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Cosy Crime is Blooming Murder

July 30th, 2021

So, after a couple of near misses (it got as far as two acquisitions meetings at two different publishers), I’ve just self-published my cosy crime novel, Blooming Murder.

But what exactly is cosy crime? How can crime be cosy?

The Oxford English Dictionary defines cosy as:

“giving a feeling of comfort, warmth, and relaxation.”

How can murder (in fiction) be comforting, warm and relaxing?

Well, it’s not the fact that people die in these books that is cosy, but how the story is told and the mystery solved.

No blood or gory details

First, the victims in a cosy crime may meet a horrific ending, but we spare the reader all the gory details. There are no detailed descriptions of the murder scene, or of the dead body. Note the word detailed. Victims are still shot, stabbed, poisoned or suffocated, etc, but readers don’t want to know about all the blood and messy bits. Read the rest of this entry »




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Are You Considering Self-publishing?

February 28th, 2020

First, thanks to Esther for last week’s blog. I enjoy reading both ‘proper’ books and e-books.  As I’m sure I’ve said before, for me it’s all about the most cost-effective way of getting my hands on what I want to read, whether it’s physically visiting my local library, using their library app, browsing in a good bookshop or downloading a book from Amazon. But I do tend to have a preference for my Kindle when I’m reading in bed. As Esther said – less strain on the arms!

I know that even young children are now savvy when it comes to tablets and phones and there are so many channels on the TV fighting for their attention. But I still get a buzz out of the fact that my 14-month-old grandson loves his books. He likes nothing better than making his choice and then staggering over with his favourite picture book so that we can sit down and enjoy it together. Let’s hope it lasts. Read the rest of this entry »




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First Pages

August 17th, 2018

Before I approached agents, I worked on my first page until my eyes were bleeding; until the mere sight of it made me want to puke. I read hundreds of first pages and analysed them, trying to work out what made them good or bad – what made me either desperate to turn the page or happy to put the book aside. I must have re-written the first page of my book about a hundred times, and yet still when I read it now, I think it could be better.

So I thought readers might be interested in a distillation of my conclusions about what makes a good first page. I’ve also discussed these with my brilliant agent, Diana Beaumont, and she agrees. Get these things right and an agent will probably at least make it to page 2 of your manuscript! Read the rest of this entry »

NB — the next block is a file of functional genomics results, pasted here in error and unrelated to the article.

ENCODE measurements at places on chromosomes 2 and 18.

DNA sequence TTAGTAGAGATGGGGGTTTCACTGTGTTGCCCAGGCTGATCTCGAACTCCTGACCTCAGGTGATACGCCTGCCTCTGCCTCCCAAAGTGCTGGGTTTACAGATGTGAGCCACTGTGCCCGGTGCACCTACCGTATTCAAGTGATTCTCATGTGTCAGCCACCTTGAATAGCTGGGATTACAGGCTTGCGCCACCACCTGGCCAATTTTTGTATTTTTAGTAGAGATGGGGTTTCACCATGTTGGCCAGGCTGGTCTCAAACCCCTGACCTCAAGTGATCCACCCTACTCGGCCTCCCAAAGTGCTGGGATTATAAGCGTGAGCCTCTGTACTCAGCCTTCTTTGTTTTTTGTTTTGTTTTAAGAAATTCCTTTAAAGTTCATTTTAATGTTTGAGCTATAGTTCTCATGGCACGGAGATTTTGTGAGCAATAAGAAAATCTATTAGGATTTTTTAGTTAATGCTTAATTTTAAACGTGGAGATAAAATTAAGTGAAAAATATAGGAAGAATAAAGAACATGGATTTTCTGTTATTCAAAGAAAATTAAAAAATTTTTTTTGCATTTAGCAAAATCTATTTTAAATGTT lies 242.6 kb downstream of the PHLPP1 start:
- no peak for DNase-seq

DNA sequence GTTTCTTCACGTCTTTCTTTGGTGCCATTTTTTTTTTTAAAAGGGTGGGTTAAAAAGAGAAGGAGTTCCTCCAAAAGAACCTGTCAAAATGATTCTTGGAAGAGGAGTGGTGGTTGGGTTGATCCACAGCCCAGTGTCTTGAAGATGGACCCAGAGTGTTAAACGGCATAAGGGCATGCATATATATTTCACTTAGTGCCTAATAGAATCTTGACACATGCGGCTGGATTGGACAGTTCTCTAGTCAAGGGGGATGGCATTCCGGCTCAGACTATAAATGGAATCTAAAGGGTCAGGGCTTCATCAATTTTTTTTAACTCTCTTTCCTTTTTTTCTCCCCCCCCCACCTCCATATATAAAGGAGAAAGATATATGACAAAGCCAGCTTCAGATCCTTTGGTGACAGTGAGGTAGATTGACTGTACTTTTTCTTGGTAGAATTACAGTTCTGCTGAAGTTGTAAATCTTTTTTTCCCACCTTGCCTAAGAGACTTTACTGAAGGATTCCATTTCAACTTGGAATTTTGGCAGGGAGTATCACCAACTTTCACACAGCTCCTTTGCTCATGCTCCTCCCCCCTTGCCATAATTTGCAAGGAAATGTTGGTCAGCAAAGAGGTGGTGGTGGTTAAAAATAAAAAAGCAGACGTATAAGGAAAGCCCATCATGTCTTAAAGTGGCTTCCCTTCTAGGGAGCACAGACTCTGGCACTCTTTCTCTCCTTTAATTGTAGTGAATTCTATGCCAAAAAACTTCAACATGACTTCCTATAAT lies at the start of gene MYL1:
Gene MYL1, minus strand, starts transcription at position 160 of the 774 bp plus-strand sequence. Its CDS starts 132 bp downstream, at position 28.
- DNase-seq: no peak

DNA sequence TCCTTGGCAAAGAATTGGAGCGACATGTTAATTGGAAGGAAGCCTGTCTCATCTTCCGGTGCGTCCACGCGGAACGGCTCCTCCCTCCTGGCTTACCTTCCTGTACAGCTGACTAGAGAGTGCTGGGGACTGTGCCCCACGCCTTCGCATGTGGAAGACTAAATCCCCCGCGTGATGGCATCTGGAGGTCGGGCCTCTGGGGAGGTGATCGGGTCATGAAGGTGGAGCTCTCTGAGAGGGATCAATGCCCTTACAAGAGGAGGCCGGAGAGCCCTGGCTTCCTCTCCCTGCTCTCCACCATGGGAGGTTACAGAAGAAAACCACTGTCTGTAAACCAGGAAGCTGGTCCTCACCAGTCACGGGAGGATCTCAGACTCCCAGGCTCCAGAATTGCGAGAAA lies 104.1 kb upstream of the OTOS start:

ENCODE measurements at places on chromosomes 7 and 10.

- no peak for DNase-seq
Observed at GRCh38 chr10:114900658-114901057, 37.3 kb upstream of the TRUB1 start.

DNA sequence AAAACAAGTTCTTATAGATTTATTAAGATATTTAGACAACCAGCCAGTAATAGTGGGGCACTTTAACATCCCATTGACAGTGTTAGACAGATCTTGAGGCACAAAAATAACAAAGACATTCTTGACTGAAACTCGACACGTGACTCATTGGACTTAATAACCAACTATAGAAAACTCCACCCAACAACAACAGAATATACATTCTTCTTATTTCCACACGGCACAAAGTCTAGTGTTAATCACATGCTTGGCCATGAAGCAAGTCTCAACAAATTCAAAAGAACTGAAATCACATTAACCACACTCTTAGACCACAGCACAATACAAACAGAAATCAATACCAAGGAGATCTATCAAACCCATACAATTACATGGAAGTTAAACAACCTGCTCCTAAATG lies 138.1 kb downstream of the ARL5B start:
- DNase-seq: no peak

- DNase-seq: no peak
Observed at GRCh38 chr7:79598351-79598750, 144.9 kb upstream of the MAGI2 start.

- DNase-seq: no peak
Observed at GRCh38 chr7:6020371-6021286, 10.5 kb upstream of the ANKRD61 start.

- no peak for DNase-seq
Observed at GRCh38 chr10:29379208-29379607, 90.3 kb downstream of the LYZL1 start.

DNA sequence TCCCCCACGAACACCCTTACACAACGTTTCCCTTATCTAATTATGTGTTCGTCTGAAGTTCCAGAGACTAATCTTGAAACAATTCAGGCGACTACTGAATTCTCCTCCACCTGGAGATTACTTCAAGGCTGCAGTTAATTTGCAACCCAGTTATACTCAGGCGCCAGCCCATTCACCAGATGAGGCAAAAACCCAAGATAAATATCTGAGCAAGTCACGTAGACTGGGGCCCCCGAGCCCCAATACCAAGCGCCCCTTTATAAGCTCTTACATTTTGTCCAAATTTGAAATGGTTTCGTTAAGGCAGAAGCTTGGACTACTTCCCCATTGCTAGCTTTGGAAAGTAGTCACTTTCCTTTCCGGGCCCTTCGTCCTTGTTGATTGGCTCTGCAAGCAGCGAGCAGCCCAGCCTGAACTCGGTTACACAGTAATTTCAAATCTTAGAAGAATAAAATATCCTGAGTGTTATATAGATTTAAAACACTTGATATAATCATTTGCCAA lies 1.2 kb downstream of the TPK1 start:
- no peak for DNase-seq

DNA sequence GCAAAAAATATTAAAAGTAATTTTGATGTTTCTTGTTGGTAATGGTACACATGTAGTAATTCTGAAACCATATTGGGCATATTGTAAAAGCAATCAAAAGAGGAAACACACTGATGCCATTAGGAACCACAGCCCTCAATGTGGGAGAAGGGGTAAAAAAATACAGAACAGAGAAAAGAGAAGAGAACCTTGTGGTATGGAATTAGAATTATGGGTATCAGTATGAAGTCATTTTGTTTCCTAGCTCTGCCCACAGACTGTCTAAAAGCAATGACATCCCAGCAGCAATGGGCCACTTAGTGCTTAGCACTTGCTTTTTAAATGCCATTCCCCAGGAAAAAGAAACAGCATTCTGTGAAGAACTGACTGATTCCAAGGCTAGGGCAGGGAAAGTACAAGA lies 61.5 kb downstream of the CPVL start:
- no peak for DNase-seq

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Lessons from the Past for Fiction Writers

November 22nd, 2016

colin's-book-blogLittle read today, Somerset Maugham was one of the most popular and bestselling authors of novels and short stories in the 20th century. He once challenged himself to write a short story about a totally good man. It is probably his least successful story.

There is a good reason for this. While most people are not villainous, neither are they perfect – or totally good. And characters in fiction are more interesting if they have weaknesses and, occasionally, are very bad. They don’t come much nastier than Hannibal Lector in Thomas Harrison’s The Silence of the Lambs, yet the character and the novel have been immensely popular. Regrettably, perhaps, goodness can be boring. Read the rest of this entry »




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Literary Summer Breaks

July 7th, 2016

buxton-blogMost people are familiar with the Costa Book Awards but since 2012 they’ve also been doing a Short Story Award.

In order to choose the winner, the public votes for six shortlisted stories that have been chosen by the five judges. You can download and listen to, or read, all the shortlisted stories at the appropriate time. I’m quite looking forward to this stage, as the shortlisted entries are invariably of a high standard and you can learn a lot from the way they are crafted. It also gives you a clue as to what the public enjoys and you might want to take this into account when you’re putting together your own entries for future competitions. Read the rest of this entry »




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